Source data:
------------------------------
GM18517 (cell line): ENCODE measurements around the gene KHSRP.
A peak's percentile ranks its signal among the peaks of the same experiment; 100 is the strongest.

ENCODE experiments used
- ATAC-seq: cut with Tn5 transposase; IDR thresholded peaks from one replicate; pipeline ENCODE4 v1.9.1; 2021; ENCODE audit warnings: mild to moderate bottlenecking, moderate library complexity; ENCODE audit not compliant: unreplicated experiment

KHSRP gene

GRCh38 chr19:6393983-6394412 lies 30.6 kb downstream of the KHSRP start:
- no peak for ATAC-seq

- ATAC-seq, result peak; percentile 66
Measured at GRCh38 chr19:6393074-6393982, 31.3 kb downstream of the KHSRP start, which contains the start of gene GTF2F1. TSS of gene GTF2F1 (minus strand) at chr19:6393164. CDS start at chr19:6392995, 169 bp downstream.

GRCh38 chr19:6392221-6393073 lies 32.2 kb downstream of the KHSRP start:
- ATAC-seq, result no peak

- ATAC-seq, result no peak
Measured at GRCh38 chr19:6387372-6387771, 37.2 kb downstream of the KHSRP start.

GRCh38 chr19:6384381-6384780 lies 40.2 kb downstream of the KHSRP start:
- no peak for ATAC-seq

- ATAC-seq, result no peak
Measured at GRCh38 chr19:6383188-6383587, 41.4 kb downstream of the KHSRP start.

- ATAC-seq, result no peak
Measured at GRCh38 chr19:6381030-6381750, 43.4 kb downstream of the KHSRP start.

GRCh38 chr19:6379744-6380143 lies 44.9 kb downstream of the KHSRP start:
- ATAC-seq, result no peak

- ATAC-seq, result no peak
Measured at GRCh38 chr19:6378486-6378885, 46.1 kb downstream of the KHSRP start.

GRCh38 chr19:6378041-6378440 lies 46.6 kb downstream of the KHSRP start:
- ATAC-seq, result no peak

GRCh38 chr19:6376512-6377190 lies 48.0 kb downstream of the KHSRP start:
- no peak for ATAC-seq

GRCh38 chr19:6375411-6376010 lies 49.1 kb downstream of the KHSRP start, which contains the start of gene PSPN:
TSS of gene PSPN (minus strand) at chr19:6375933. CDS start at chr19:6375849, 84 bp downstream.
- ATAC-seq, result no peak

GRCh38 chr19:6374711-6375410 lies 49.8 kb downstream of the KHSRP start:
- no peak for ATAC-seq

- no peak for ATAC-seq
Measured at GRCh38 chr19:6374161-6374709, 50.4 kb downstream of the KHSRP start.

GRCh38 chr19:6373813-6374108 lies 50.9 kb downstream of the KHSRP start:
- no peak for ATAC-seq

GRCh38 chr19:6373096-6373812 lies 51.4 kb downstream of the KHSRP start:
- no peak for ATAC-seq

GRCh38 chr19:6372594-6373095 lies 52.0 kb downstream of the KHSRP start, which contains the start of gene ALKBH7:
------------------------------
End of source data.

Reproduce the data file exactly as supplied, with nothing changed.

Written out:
GM18517 (cell line): ENCODE measurements around the gene KHSRP.
A peak's percentile ranks its signal among the peaks of the same experiment; 100 is the strongest.

ENCODE experiments used
- ATAC-seq: cut with Tn5 transposase; IDR thresholded peaks from one replicate; pipeline ENCODE4 v1.9.1; 2021; ENCODE audit warnings: mild to moderate bottlenecking, moderate library complexity; ENCODE audit not compliant: unreplicated experiment

KHSRP gene

GRCh38 chr19:6393983-6394412 lies 30.6 kb downstream of the KHSRP start:
- no peak for ATAC-seq

- ATAC-seq, result peak; percentile 66
Measured at GRCh38 chr19:6393074-6393982, 31.3 kb downstream of the KHSRP start, which contains the start of gene GTF2F1. TSS of gene GTF2F1 (minus strand) at chr19:6393164. CDS start at chr19:6392995, 169 bp downstream.

GRCh38 chr19:6392221-6393073 lies 32.2 kb downstream of the KHSRP start:
- ATAC-seq, result no peak

- ATAC-seq, result no peak
Measured at GRCh38 chr19:6387372-6387771, 37.2 kb downstream of the KHSRP start.

GRCh38 chr19:6384381-6384780 lies 40.2 kb downstream of the KHSRP start:
- no peak for ATAC-seq

- ATAC-seq, result no peak
Measured at GRCh38 chr19:6383188-6383587, 41.4 kb downstream of the KHSRP start.

- ATAC-seq, result no peak
Measured at GRCh38 chr19:6381030-6381750, 43.4 kb downstream of the KHSRP start.

GRCh38 chr19:6379744-6380143 lies 44.9 kb downstream of the KHSRP start:
- ATAC-seq, result no peak

- ATAC-seq, result no peak
Measured at GRCh38 chr19:6378486-6378885, 46.1 kb downstream of the KHSRP start.

GRCh38 chr19:6378041-6378440 lies 46.6 kb downstream of the KHSRP start:
- ATAC-seq, result no peak

GRCh38 chr19:6376512-6377190 lies 48.0 kb downstream of the KHSRP start:
- no peak for ATAC-seq

GRCh38 chr19:6375411-6376010 lies 49.1 kb downstream of the KHSRP start, which contains the start of gene PSPN:
TSS of gene PSPN (minus strand) at chr19:6375933. CDS start at chr19:6375849, 84 bp downstream.
- ATAC-seq, result no peak

GRCh38 chr19:6374711-6375410 lies 49.8 kb downstream of the KHSRP start:
- no peak for ATAC-seq

- no peak for ATAC-seq
Measured at GRCh38 chr19:6374161-6374709, 50.4 kb downstream of the KHSRP start.

GRCh38 chr19:6373813-6374108 lies 50.9 kb downstream of the KHSRP start:
- no peak for ATAC-seq

GRCh38 chr19:6373096-6373812 lies 51.4 kb downstream of the KHSRP start:
- no peak for ATAC-seq

GRCh38 chr19:6372594-6373095 lies 52.0 kb downstream of the KHSRP start, which contains the start of gene ALKBH7: